What Are Some Medicare Programs
Why are some promoting "Medicare for All" and some promoting "Medicaid for All"?
There's a pretty big difference between the two
Medicare is the federal health care system for people aged 65 and over (some people receive Medicare Advantage, where the government pays the premium for a private health insurance plan in exchange for certain policies). It's a huge claim, but it's also quite popular because it's been around for a long time and most importantly, it doesn't control costs well (in terms of payments to providers). As such, most people like it a lot because it acts like people tend to think government programs. Previous attempts to control costs (by lowering reimbursement rates) were deeply unpopular and ultimately failed. Remember, this population group covers all Americans regardless of economic status. As such, it is protected by a cadre of politically active American voters.
Medicaid is a completely different ball of wax. Medicaid isn't that popular, but that's because it operates under strict regulations. Medicaid is self-administered by the states and does not provide full reimbursement to providers like Medicare. As a result, far fewer doctors are accepting Medicaid
A 2011 national survey of doctors found that 31 percent were unwilling to admit new Medicaid patients, with acceptance rates varying widely between states. Across the country, the study estimated that 69 percent of doctors accepted Medicaid, but state acceptance rates ranged from 40 percent in New Jersey to 99 percent in Wyoming, according to the study published in Health Affairs. This was an extension before the ACA and before changes to the reimbursement fee.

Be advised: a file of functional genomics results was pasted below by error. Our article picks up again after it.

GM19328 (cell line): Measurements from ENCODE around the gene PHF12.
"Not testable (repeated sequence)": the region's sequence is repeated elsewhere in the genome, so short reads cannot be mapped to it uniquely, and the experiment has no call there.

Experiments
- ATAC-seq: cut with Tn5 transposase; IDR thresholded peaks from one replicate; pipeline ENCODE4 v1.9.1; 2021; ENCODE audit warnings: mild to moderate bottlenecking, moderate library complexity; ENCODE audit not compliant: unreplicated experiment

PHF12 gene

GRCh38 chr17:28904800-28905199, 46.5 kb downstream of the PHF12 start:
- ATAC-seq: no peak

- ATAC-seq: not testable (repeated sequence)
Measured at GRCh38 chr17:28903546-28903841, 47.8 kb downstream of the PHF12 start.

Obamacare my changed that (it increased payments for a year to try to increase adoption rates). Still, Medicaid is not that widely used. This sentence describes the difference (emphasis mine)
The 2013-2014 fee hike was aimed at making Medicaid adoption more enticing, by making these fees equivalent to Medicare reimbursement rates .
Medicare, the more popular program, is much easier to sell (Image source)
Since the names are similar and the programs are poorly understood, it's not difficult to see why some would sell Medicare for All. In reality, Medicaid would be the most likely program for everyone. Medicaid, which already has cost control mechanisms in place, would simply be extended to anyone without private insurance. This is what government efforts like Nevada are trying to do.
However, the Nevada Care Plan would work within Medicaid, but it wouldn't be Medicaid - meaning reimbursements would have to be canceled after the bill is signed.
Medicaid - and the Medicaid extension - are specially designed for the poor, and around 600,000 people in Nevada use it. Of the state's 2.9 million inhabitants, around 11% remain without health insurance.
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